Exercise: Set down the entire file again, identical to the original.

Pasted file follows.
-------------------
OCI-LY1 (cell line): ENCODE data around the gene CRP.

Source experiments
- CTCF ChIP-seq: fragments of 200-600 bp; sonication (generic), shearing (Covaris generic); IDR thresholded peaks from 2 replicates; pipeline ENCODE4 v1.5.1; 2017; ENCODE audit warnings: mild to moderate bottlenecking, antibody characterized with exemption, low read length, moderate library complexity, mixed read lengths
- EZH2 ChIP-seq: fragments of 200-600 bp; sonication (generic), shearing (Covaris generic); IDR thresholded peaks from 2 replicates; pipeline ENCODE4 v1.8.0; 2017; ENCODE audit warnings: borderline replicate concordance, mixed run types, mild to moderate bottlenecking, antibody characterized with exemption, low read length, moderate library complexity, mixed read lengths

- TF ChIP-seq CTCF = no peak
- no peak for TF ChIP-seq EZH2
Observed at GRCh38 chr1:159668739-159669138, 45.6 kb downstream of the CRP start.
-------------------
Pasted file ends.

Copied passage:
OCI-LY1 (cell line): ENCODE data around the gene CRP.

Source experiments
- CTCF ChIP-seq: fragments of 200-600 bp; sonication (generic), shearing (Covaris generic); IDR thresholded peaks from 2 replicates; pipeline ENCODE4 v1.5.1; 2017; ENCODE audit warnings: mild to moderate bottlenecking, antibody characterized with exemption, low read length, moderate library complexity, mixed read lengths
- EZH2 ChIP-seq: fragments of 200-600 bp; sonication (generic), shearing (Covaris generic); IDR thresholded peaks from 2 replicates; pipeline ENCODE4 v1.8.0; 2017; ENCODE audit warnings: borderline replicate concordance, mixed run types, mild to moderate bottlenecking, antibody characterized with exemption, low read length, moderate library complexity, mixed read lengths

- TF ChIP-seq CTCF = no peak
- no peak for TF ChIP-seq EZH2
Observed at GRCh38 chr1:159668739-159669138, 45.6 kb downstream of the CRP start.